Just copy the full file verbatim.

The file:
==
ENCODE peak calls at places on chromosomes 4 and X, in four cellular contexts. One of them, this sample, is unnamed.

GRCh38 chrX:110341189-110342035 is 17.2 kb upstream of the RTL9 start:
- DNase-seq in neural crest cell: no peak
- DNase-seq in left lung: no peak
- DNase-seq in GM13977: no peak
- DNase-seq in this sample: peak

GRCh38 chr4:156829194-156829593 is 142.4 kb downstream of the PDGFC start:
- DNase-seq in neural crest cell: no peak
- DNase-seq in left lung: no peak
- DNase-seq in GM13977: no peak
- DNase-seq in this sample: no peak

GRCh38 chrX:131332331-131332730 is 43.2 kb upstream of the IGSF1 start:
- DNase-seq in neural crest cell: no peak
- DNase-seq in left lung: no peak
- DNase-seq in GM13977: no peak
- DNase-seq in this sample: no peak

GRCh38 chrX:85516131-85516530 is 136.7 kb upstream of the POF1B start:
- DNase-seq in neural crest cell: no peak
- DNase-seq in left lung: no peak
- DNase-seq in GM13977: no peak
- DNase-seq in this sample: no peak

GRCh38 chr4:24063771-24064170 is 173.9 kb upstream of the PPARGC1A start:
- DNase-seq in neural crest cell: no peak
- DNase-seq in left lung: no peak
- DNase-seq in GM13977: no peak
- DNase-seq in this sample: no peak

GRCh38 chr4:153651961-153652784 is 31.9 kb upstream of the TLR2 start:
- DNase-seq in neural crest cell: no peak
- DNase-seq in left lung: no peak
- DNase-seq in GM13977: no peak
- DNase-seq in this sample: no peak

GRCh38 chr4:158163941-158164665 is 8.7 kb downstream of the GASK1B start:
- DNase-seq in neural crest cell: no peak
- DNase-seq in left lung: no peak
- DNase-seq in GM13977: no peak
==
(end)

ENCODE peak calls at places on chromosomes 4 and X, in four cellular contexts. One of them, this sample, is unnamed.

GRCh38 chrX:110341189-110342035 is 17.2 kb upstream of the RTL9 start:
- DNase-seq in neural crest cell: no peak
- DNase-seq in left lung: no peak
- DNase-seq in GM13977: no peak
- DNase-seq in this sample: peak

GRCh38 chr4:156829194-156829593 is 142.4 kb downstream of the PDGFC start:
- DNase-seq in neural crest cell: no peak
- DNase-seq in left lung: no peak
- DNase-seq in GM13977: no peak
- DNase-seq in this sample: no peak

GRCh38 chrX:131332331-131332730 is 43.2 kb upstream of the IGSF1 start:
- DNase-seq in neural crest cell: no peak
- DNase-seq in left lung: no peak
- DNase-seq in GM13977: no peak
- DNase-seq in this sample: no peak

GRCh38 chrX:85516131-85516530 is 136.7 kb upstream of the POF1B start:
- DNase-seq in neural crest cell: no peak
- DNase-seq in left lung: no peak
- DNase-seq in GM13977: no peak
- DNase-seq in this sample: no peak

GRCh38 chr4:24063771-24064170 is 173.9 kb upstream of the PPARGC1A start:
- DNase-seq in neural crest cell: no peak
- DNase-seq in left lung: no peak
- DNase-seq in GM13977: no peak
- DNase-seq in this sample: no peak

GRCh38 chr4:153651961-153652784 is 31.9 kb upstream of the TLR2 start:
- DNase-seq in neural crest cell: no peak
- DNase-seq in left lung: no peak
- DNase-seq in GM13977: no peak
- DNase-seq in this sample: no peak

GRCh38 chr4:158163941-158164665 is 8.7 kb downstream of the GASK1B start:
- DNase-seq in neural crest cell: no peak
- DNase-seq in left lung: no peak
- DNase-seq in GM13977: no peak